Noting that she “strongly supports the Commission’s self-certification process”, and that his is the first time that a futures exchange has self-certified speed bump functionality, Commissioner Dawn Stump says, “Commenters, including IFUS, have presented competing predictions of the anticipated effects of implementing this functionality. Yet, no reliable data or empirical analysis actually exists. I am unable to conclude within the bounds of the self-certification standard prescribed by the Commodity Exchange Act (CEA) that, notwithstanding IFUS’ certification of compliance, this speed bump for the IFUS Gold Daily and Silver Daily futures markets is inconsistent with the CEA or the Commission’s regulations.
“That determination, however, must always be based on the specific facts and circumstances of a given market (e.g., the product, number of participants, and market depth or liquidity), and the particular attributes of the proposed speed bump (e.g., three milliseconds in this case),” she continues. “IFUS, in the first instance, is responsible for determining that its trading functionality for a particular market complies with the CEA and the Commission’s regulations. It is my expectation that if IFUS seeks to implement a speed bump in any other market, and/or on any other terms, it will self-certify that determination to the Commission pursuant to the self-certification process.”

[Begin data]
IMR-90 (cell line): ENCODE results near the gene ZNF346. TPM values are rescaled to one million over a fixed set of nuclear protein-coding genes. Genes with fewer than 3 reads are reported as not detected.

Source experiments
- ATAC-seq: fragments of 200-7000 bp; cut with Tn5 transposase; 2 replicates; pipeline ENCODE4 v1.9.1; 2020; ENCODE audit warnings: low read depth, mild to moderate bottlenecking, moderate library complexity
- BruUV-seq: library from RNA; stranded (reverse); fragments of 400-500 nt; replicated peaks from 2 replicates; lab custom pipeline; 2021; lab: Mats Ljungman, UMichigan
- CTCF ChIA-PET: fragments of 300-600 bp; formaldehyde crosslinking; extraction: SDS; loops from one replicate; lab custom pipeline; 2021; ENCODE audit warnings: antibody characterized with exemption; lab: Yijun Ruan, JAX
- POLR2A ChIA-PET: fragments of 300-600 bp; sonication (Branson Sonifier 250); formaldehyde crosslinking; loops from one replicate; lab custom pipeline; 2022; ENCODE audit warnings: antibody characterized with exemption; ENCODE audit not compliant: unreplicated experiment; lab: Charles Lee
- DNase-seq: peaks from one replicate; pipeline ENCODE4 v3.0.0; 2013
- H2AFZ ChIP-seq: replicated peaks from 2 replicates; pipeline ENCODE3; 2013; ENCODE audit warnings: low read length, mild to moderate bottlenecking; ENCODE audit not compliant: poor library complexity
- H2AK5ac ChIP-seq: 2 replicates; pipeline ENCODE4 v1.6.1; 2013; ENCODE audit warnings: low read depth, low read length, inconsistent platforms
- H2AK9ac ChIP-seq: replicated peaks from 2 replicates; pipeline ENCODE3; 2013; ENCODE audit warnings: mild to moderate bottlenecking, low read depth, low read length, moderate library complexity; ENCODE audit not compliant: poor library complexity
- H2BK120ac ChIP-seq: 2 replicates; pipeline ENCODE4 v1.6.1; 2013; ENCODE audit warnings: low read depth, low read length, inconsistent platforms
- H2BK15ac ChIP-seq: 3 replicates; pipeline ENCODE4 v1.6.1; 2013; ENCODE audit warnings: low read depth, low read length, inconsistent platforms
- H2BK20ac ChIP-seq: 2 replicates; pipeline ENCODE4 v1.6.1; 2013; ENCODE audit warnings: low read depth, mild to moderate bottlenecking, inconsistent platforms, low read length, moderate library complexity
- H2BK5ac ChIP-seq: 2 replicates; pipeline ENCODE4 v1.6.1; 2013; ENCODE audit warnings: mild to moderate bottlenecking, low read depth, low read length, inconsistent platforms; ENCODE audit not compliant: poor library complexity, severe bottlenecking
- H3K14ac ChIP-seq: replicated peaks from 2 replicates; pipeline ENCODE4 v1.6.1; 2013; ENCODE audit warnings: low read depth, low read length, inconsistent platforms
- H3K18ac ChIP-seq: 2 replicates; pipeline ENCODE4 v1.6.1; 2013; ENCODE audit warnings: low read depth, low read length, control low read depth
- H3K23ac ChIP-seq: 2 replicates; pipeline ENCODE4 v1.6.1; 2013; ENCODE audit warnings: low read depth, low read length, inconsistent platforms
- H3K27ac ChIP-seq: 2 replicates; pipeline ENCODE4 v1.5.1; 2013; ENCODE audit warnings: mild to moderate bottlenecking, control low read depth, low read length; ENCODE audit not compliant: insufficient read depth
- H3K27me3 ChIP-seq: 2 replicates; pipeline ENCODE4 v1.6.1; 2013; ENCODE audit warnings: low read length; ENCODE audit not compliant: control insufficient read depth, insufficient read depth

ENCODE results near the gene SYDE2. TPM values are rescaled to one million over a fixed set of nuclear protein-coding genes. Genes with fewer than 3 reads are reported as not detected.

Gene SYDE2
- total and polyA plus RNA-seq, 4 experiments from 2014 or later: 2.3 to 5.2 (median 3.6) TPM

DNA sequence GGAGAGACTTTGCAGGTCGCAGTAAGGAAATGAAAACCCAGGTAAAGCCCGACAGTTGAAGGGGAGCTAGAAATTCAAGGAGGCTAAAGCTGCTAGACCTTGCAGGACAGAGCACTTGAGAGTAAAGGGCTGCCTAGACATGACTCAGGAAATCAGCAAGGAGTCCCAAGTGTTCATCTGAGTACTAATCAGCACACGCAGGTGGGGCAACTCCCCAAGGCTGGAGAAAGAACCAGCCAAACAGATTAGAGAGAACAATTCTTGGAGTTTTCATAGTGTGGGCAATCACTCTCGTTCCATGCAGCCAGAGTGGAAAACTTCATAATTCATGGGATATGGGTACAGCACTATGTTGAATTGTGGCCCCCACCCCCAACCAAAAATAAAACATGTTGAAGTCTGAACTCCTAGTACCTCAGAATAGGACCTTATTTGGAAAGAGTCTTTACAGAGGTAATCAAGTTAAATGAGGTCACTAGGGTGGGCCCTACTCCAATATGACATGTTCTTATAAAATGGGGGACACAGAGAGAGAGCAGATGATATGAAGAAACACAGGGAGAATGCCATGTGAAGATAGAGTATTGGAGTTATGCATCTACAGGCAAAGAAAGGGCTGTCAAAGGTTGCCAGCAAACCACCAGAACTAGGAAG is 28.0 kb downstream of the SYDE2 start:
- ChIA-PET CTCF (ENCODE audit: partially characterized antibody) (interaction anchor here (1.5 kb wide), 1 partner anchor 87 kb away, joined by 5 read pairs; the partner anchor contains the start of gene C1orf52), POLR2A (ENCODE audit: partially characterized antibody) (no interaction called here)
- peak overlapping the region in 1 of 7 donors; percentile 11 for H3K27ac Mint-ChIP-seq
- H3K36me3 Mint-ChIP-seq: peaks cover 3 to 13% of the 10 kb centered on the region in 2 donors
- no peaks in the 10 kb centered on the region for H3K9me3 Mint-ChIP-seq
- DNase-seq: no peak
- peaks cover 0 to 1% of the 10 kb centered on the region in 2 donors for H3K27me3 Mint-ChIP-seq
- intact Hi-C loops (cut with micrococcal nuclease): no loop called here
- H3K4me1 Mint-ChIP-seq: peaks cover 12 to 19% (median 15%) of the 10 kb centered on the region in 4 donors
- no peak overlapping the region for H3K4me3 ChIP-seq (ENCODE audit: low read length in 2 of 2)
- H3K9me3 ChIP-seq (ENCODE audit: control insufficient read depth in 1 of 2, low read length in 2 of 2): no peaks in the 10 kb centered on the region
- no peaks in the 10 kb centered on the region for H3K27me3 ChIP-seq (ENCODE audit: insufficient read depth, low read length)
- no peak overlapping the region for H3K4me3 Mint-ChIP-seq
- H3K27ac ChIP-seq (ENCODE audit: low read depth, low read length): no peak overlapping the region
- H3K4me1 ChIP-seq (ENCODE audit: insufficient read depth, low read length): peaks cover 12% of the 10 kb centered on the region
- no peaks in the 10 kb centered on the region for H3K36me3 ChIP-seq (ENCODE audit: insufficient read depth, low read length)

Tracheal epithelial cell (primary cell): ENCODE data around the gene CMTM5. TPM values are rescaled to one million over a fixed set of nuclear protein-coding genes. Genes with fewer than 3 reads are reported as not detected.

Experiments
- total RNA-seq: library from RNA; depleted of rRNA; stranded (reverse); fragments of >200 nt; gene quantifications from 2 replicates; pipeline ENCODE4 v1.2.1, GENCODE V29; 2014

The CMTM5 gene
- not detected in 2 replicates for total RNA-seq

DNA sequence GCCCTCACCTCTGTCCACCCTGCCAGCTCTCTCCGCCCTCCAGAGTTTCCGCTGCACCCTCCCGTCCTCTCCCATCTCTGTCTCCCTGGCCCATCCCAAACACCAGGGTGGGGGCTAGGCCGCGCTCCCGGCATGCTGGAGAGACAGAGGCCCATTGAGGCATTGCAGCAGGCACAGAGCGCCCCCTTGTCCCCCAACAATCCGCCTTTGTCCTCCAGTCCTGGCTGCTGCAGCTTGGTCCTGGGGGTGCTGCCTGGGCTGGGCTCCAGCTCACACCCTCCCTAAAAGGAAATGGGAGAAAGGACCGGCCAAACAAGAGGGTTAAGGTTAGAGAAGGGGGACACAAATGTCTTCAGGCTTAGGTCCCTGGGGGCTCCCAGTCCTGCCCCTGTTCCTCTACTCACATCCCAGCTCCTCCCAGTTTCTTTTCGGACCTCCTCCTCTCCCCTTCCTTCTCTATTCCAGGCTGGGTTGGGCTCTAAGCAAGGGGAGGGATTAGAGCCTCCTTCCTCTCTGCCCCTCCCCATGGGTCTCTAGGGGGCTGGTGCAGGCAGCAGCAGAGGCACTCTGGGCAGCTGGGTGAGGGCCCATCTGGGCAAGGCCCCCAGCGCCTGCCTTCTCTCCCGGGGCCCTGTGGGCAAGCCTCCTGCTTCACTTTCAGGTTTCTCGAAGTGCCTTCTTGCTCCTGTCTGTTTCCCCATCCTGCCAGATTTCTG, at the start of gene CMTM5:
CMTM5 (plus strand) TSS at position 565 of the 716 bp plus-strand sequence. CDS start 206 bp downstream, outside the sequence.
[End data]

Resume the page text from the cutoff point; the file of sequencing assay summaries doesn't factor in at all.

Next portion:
Meanwhile, in a lengthy statement, commissioner Dan Berkovitz, says, “I disagree with the self-certification of ICE’s new Rule 4.26(c), and its associated passive order protection functionality for the Exchange’s Gold Daily and Silver Daily futures markets. POP is an issue of first impression in Commission-regulated markets: an asymmetric speed bump specifically designed to alter the competitive balance between market participants and trading strategies.